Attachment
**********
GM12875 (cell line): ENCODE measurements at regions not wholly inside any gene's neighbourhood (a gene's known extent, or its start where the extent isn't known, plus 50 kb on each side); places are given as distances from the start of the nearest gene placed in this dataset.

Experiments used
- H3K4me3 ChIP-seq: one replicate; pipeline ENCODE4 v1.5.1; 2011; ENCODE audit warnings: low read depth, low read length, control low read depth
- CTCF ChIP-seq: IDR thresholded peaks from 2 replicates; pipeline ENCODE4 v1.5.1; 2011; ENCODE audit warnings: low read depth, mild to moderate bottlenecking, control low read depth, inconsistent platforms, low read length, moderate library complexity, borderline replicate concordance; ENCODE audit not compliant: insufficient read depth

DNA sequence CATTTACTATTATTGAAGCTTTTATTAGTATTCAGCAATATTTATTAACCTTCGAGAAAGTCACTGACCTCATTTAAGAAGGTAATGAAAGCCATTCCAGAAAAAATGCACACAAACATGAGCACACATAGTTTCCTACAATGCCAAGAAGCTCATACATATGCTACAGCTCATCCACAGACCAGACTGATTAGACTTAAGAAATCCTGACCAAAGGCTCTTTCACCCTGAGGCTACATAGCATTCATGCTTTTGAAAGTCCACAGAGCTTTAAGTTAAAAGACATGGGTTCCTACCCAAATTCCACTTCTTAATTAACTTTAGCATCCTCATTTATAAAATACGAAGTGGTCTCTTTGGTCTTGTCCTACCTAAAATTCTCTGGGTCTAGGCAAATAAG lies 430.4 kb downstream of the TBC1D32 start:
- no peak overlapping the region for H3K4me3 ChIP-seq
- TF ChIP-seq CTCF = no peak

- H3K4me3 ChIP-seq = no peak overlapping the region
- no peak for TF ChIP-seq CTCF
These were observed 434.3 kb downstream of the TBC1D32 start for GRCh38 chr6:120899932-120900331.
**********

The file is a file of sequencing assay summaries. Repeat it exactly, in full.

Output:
GM12875 (cell line): ENCODE measurements at regions not wholly inside any gene's neighbourhood (a gene's known extent, or its start where the extent isn't known, plus 50 kb on each side); places are given as distances from the start of the nearest gene placed in this dataset.

Experiments used
- H3K4me3 ChIP-seq: one replicate; pipeline ENCODE4 v1.5.1; 2011; ENCODE audit warnings: low read depth, low read length, control low read depth
- CTCF ChIP-seq: IDR thresholded peaks from 2 replicates; pipeline ENCODE4 v1.5.1; 2011; ENCODE audit warnings: low read depth, mild to moderate bottlenecking, control low read depth, inconsistent platforms, low read length, moderate library complexity, borderline replicate concordance; ENCODE audit not compliant: insufficient read depth

DNA sequence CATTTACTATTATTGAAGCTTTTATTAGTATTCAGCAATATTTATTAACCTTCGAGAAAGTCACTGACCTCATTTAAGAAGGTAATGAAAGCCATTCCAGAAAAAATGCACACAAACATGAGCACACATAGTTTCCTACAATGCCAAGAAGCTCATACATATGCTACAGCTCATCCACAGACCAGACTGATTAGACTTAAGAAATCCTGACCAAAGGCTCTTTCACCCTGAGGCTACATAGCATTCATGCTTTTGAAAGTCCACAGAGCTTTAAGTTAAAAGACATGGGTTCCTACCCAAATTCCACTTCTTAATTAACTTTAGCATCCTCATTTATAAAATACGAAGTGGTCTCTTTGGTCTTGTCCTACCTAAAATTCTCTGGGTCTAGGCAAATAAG lies 430.4 kb downstream of the TBC1D32 start:
- no peak overlapping the region for H3K4me3 ChIP-seq
- TF ChIP-seq CTCF = no peak

- H3K4me3 ChIP-seq = no peak overlapping the region
- no peak for TF ChIP-seq CTCF
These were observed 434.3 kb downstream of the TBC1D32 start for GRCh38 chr6:120899932-120900331.